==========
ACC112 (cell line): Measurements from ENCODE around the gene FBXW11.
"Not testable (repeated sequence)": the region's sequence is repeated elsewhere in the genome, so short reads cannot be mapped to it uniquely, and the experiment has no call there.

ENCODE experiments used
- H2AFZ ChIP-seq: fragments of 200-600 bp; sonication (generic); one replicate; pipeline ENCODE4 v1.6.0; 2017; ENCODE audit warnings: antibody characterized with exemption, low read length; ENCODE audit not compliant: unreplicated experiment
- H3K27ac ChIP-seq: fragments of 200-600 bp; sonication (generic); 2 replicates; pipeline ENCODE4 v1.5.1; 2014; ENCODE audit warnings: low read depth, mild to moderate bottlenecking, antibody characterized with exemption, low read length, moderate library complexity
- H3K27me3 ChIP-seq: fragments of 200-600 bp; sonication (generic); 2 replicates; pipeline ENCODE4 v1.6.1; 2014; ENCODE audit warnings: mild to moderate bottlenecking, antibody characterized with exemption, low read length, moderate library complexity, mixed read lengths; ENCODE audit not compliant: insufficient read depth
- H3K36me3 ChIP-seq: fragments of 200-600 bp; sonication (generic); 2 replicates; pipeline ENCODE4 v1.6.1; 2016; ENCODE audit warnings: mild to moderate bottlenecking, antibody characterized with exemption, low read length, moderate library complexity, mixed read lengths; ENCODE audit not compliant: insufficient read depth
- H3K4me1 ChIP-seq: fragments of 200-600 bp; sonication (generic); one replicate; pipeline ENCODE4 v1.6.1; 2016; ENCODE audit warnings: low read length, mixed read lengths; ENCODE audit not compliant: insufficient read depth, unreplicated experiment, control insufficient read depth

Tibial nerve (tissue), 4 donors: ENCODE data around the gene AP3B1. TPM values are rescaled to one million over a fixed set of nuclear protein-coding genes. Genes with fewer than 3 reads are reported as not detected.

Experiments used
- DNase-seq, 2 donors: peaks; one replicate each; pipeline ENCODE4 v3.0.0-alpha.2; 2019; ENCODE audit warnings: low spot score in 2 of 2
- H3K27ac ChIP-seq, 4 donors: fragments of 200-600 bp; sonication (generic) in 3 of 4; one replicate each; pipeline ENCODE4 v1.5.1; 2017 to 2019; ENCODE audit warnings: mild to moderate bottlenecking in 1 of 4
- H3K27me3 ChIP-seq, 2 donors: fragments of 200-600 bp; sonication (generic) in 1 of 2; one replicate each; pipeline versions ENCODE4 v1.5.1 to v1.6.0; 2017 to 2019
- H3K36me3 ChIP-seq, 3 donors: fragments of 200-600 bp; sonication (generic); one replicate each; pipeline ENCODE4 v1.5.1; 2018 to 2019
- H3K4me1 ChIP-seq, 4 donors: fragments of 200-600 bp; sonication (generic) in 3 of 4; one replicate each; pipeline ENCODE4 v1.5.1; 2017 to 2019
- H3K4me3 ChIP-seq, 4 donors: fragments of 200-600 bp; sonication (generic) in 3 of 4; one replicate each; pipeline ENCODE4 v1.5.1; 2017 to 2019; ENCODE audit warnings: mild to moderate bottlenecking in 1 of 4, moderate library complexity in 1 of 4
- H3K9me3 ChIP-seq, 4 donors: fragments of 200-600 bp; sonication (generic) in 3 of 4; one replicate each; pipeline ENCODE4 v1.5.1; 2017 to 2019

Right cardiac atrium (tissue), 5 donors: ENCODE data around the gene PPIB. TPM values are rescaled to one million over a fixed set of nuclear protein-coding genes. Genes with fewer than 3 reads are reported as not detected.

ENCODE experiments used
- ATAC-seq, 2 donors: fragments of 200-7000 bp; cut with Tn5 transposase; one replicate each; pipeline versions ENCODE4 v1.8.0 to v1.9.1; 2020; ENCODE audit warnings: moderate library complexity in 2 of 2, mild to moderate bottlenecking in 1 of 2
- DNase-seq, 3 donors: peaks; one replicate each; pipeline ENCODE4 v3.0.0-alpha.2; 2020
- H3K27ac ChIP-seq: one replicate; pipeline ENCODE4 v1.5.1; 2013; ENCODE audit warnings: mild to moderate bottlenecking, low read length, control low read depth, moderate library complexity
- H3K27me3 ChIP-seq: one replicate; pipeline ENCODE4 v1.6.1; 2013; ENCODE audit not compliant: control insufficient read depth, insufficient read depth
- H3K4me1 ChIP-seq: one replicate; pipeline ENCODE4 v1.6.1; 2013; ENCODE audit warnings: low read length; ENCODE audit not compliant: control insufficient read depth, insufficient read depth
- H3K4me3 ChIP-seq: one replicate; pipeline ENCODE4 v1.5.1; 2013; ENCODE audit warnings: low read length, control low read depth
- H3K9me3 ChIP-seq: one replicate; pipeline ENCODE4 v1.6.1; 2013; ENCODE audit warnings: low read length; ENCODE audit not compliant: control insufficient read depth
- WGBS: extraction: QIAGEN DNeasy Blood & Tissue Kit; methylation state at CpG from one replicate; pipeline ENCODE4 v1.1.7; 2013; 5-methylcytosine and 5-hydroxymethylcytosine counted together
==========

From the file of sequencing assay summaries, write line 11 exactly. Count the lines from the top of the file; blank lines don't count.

- DNase-seq, 2 donors: peaks; one replicate each; pipeline ENCODE4 v3.0.0-alpha.2; 2019; ENCODE audit warnings: low spot score in 2 of 2